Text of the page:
While QRM has been a great advancement for maintaining product quality and alleviating some business burdens, it does not expand guidance to other critical aspects of the business such as production reliability and market delivery. To maintain a focus on patient safety but also ensure reliable delivery of products when they are needed, companies need to combine their current QRM policies with risk-based asset management principles. This combination provides the foundation for stabilizing production and supply chain operations, which allows for clear understanding of market delivery capabilities and early warning signs for drug shortages.

In October of 2013, FDA published a Strategic Plan for Preventing and Mitigating Drug Shortages in response to a new requirement within the Food and Drug Administration Safety and Innovation Act (FDASIA)4. Due to ongoing drug shortage events reported to FDA and the associated risk to patients, the Agency has been analyzing all facets of reliably delivering pharmaceutical products to the public.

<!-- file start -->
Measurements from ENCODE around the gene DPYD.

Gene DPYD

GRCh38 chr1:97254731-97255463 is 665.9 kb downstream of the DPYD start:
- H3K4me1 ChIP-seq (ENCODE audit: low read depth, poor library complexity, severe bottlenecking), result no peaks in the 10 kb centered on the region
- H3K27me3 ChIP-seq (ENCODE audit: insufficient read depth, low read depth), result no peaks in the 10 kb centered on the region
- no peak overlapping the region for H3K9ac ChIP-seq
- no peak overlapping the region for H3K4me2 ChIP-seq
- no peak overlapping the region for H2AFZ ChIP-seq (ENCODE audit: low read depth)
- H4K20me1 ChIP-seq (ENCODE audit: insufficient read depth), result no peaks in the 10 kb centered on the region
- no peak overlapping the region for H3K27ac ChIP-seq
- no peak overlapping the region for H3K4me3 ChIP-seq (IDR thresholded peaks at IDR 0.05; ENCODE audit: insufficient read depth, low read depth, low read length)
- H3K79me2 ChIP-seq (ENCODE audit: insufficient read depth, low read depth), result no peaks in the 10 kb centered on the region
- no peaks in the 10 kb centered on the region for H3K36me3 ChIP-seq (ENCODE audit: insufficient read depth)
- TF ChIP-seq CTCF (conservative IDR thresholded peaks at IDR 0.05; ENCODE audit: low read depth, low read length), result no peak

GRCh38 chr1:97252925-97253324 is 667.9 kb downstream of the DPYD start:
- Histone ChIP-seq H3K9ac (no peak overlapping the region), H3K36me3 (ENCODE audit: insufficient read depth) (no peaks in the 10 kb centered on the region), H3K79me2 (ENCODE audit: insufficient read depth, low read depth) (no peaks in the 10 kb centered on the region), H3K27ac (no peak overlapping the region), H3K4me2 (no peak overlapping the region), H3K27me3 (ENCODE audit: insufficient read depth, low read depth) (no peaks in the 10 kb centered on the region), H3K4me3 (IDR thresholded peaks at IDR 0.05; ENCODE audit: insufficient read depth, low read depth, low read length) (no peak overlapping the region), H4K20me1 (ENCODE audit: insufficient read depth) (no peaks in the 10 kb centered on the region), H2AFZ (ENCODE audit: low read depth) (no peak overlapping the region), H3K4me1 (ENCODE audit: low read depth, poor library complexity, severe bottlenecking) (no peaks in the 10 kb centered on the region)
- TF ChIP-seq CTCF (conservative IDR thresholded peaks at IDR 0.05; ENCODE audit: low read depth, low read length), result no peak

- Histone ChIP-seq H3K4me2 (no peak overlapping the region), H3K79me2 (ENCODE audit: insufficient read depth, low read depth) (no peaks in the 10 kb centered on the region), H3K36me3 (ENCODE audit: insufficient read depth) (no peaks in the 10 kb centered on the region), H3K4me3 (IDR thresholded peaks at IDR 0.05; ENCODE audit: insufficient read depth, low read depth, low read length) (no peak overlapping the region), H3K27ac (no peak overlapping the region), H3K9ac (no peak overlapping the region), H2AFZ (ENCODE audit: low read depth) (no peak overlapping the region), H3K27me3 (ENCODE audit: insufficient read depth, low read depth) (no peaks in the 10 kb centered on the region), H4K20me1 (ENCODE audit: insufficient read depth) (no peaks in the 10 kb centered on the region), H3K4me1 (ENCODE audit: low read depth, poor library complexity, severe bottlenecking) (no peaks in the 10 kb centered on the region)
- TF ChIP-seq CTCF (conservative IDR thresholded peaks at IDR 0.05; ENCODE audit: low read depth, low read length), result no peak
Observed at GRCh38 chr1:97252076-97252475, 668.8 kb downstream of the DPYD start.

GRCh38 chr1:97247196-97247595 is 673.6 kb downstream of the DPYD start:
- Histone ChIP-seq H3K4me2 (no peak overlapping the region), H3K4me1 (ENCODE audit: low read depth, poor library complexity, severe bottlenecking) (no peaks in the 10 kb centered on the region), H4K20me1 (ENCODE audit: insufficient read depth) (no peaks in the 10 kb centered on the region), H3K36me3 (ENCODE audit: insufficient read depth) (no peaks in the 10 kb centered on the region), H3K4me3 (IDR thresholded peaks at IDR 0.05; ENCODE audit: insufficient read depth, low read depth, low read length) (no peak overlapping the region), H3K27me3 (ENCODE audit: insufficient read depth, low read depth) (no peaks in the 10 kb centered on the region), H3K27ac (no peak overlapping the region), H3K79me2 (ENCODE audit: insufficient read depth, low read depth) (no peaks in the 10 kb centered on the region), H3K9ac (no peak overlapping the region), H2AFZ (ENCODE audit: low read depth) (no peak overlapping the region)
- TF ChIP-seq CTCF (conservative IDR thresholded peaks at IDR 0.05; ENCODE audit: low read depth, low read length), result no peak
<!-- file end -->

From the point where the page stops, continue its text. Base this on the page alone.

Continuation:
Under the specific goals listed within the Strategic Plan, several tasks were identified to prevent and mitigate drug shortages. The following is an abbreviated list of those tasks that can benefit from risk-based asset management practices:• Task 1.2: Improve Agency databases related to shortages and the tracking procedures FDA uses to manage shortages. Improved tracking will enable FDA to better assess progress on preventing and mitigating shortages.• Task 1.3: Clarify roles/responsibilities of manufacturers by finalizing the proposed rule explaining when and how to notify FDA of a discontinuance or interruption in manufacturing, working with manufacturers on remediation efforts, and encouraging manufacturers to engage in best practices to avoid or mitigate shortages.• Task 2.1: Identify ways FDA can implement positive incentives to promote and sustain manufacturing and product quality improvements.• Task 2.2: Continue to develop risk-based approaches to identify early warning signals for manufacturing and quality problems to prevent supply disruptions.The data shown in Figure 1 indicates that 66% of disruptions are due to product-specific quality failures (31%) and issues with manufacturing processes or facilities (35%). Risk-based asset management practices can directly address these types of disruptions, and provide a better understanding of production demand concerns.